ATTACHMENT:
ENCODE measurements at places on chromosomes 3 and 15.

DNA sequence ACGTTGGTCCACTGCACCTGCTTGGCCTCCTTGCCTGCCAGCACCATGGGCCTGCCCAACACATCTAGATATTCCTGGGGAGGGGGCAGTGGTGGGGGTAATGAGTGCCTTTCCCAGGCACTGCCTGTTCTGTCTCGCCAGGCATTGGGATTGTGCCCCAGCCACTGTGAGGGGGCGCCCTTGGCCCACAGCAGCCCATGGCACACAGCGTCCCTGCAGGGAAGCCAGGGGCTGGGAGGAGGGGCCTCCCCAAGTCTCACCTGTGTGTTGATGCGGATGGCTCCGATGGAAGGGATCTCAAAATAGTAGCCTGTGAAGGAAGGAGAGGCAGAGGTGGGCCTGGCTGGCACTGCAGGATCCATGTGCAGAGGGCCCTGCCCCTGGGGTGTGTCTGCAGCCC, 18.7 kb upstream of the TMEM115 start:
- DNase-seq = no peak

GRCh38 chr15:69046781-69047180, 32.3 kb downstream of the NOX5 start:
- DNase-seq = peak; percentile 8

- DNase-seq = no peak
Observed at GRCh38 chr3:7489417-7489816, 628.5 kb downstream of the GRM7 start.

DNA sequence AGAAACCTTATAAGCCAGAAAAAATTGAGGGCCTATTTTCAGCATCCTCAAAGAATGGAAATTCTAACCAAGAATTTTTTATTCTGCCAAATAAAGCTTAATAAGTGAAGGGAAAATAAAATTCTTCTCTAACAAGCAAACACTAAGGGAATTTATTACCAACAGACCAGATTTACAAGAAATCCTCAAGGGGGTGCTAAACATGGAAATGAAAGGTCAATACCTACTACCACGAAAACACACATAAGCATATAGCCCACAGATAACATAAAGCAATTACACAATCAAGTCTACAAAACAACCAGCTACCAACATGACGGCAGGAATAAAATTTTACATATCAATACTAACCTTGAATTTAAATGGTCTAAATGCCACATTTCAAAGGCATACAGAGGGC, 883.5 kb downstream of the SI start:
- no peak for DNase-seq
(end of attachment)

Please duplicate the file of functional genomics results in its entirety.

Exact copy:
ENCODE measurements at places on chromosomes 3 and 15.

DNA sequence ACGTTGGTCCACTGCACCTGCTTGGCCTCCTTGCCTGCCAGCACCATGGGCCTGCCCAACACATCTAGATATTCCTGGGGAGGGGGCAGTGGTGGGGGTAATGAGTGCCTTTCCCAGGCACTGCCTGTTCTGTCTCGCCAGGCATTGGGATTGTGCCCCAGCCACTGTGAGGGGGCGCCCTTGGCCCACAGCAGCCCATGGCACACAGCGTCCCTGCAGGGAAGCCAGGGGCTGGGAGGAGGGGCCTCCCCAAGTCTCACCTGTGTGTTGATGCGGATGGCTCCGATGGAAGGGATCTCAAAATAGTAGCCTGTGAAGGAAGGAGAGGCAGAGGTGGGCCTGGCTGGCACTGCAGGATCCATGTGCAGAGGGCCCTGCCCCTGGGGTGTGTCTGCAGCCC, 18.7 kb upstream of the TMEM115 start:
- DNase-seq = no peak

GRCh38 chr15:69046781-69047180, 32.3 kb downstream of the NOX5 start:
- DNase-seq = peak; percentile 8

- DNase-seq = no peak
Observed at GRCh38 chr3:7489417-7489816, 628.5 kb downstream of the GRM7 start.

DNA sequence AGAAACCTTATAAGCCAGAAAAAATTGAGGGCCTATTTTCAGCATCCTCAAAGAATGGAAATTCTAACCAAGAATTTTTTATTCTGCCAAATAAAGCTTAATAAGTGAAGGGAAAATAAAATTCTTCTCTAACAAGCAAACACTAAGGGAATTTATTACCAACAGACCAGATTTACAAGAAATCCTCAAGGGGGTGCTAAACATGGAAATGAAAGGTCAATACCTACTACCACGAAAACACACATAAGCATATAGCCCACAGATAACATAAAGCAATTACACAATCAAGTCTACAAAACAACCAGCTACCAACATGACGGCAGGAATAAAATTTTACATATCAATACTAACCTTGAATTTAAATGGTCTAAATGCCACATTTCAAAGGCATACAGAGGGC, 883.5 kb downstream of the SI start:
- no peak for DNase-seq